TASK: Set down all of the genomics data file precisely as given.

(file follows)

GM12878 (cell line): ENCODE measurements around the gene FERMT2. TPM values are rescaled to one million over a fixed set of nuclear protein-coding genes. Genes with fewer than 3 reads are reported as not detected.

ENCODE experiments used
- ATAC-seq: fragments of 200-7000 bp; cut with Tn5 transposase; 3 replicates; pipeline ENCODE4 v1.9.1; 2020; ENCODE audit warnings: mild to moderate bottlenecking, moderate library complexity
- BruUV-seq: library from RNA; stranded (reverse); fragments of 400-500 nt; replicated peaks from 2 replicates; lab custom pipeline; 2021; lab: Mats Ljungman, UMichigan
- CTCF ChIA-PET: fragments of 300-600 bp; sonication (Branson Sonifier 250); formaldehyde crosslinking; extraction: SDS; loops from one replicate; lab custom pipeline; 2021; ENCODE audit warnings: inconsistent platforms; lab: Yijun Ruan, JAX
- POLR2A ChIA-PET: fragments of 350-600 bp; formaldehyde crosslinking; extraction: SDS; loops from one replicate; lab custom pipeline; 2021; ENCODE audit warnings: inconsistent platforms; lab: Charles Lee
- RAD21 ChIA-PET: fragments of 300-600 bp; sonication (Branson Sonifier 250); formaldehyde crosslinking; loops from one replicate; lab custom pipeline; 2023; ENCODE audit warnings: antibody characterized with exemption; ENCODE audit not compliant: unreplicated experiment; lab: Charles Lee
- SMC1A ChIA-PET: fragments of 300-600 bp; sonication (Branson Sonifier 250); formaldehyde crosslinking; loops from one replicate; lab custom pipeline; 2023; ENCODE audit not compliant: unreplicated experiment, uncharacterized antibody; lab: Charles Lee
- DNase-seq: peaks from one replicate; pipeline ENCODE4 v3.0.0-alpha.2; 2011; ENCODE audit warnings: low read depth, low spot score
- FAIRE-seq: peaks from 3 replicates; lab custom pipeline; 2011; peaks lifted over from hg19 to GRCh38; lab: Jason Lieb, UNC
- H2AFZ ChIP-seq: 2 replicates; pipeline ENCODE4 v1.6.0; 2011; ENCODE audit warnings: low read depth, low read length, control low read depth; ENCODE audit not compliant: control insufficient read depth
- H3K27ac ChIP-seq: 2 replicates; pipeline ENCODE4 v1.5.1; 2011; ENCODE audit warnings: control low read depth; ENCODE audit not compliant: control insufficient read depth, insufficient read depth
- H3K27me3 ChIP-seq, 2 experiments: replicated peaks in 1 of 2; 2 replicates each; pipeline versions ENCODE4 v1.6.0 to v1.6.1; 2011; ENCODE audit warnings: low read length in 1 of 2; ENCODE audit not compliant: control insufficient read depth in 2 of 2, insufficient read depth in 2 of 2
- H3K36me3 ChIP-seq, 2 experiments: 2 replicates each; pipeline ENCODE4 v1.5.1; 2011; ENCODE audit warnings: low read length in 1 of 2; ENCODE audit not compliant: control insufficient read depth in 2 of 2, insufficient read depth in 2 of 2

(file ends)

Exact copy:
GM12878 (cell line): ENCODE measurements around the gene FERMT2. TPM values are rescaled to one million over a fixed set of nuclear protein-coding genes. Genes with fewer than 3 reads are reported as not detected.

ENCODE experiments used
- ATAC-seq: fragments of 200-7000 bp; cut with Tn5 transposase; 3 replicates; pipeline ENCODE4 v1.9.1; 2020; ENCODE audit warnings: mild to moderate bottlenecking, moderate library complexity
- BruUV-seq: library from RNA; stranded (reverse); fragments of 400-500 nt; replicated peaks from 2 replicates; lab custom pipeline; 2021; lab: Mats Ljungman, UMichigan
- CTCF ChIA-PET: fragments of 300-600 bp; sonication (Branson Sonifier 250); formaldehyde crosslinking; extraction: SDS; loops from one replicate; lab custom pipeline; 2021; ENCODE audit warnings: inconsistent platforms; lab: Yijun Ruan, JAX
- POLR2A ChIA-PET: fragments of 350-600 bp; formaldehyde crosslinking; extraction: SDS; loops from one replicate; lab custom pipeline; 2021; ENCODE audit warnings: inconsistent platforms; lab: Charles Lee
- RAD21 ChIA-PET: fragments of 300-600 bp; sonication (Branson Sonifier 250); formaldehyde crosslinking; loops from one replicate; lab custom pipeline; 2023; ENCODE audit warnings: antibody characterized with exemption; ENCODE audit not compliant: unreplicated experiment; lab: Charles Lee
- SMC1A ChIA-PET: fragments of 300-600 bp; sonication (Branson Sonifier 250); formaldehyde crosslinking; loops from one replicate; lab custom pipeline; 2023; ENCODE audit not compliant: unreplicated experiment, uncharacterized antibody; lab: Charles Lee
- DNase-seq: peaks from one replicate; pipeline ENCODE4 v3.0.0-alpha.2; 2011; ENCODE audit warnings: low read depth, low spot score
- FAIRE-seq: peaks from 3 replicates; lab custom pipeline; 2011; peaks lifted over from hg19 to GRCh38; lab: Jason Lieb, UNC
- H2AFZ ChIP-seq: 2 replicates; pipeline ENCODE4 v1.6.0; 2011; ENCODE audit warnings: low read depth, low read length, control low read depth; ENCODE audit not compliant: control insufficient read depth
- H3K27ac ChIP-seq: 2 replicates; pipeline ENCODE4 v1.5.1; 2011; ENCODE audit warnings: control low read depth; ENCODE audit not compliant: control insufficient read depth, insufficient read depth
- H3K27me3 ChIP-seq, 2 experiments: replicated peaks in 1 of 2; 2 replicates each; pipeline versions ENCODE4 v1.6.0 to v1.6.1; 2011; ENCODE audit warnings: low read length in 1 of 2; ENCODE audit not compliant: control insufficient read depth in 2 of 2, insufficient read depth in 2 of 2
- H3K36me3 ChIP-seq, 2 experiments: 2 replicates each; pipeline ENCODE4 v1.5.1; 2011; ENCODE audit warnings: low read length in 1 of 2; ENCODE audit not compliant: control insufficient read depth in 2 of 2, insufficient read depth in 2 of 2